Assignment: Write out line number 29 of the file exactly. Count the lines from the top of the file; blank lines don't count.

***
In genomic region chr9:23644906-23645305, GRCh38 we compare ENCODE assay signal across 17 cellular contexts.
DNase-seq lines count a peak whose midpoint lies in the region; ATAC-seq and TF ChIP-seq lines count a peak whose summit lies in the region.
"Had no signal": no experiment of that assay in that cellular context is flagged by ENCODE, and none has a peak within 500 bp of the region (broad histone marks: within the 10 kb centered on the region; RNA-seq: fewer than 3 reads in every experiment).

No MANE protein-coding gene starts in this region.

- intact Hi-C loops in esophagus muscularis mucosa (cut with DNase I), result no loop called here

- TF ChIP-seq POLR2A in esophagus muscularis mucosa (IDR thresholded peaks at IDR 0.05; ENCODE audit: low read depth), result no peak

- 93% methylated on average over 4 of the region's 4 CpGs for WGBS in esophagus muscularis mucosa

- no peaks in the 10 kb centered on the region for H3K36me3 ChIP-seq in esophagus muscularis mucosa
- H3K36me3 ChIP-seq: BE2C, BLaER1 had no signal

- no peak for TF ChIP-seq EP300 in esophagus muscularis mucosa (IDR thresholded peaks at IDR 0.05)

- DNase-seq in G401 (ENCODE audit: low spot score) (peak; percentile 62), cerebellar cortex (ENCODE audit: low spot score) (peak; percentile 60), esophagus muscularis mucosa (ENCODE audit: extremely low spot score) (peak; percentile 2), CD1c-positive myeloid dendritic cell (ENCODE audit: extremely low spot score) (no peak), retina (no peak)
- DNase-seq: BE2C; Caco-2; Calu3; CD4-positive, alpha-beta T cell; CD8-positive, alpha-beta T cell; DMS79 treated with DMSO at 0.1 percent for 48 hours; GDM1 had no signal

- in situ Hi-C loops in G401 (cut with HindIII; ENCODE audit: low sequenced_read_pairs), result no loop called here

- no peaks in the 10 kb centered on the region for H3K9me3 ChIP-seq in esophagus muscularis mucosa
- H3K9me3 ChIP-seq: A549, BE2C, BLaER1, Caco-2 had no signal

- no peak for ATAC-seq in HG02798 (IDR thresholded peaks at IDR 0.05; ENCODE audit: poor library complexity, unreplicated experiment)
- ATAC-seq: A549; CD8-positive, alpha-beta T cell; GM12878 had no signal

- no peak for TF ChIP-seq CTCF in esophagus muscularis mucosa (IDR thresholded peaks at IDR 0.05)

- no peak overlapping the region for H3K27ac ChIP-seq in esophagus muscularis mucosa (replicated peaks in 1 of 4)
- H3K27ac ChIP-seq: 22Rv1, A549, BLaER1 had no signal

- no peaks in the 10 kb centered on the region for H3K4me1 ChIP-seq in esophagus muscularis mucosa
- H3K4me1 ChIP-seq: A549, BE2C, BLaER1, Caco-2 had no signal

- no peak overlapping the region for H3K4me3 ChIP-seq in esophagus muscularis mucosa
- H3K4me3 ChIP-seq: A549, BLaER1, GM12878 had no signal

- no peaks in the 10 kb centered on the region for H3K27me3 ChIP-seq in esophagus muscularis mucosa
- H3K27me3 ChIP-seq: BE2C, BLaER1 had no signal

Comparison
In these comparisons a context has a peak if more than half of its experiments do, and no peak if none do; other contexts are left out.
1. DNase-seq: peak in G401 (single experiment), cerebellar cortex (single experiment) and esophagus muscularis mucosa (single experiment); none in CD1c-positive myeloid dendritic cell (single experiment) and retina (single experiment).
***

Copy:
1. DNase-seq: peak in G401 (single experiment), cerebellar cortex (single experiment) and esophagus muscularis mucosa (single experiment); none in CD1c-positive myeloid dendritic cell (single experiment) and retina (single experiment).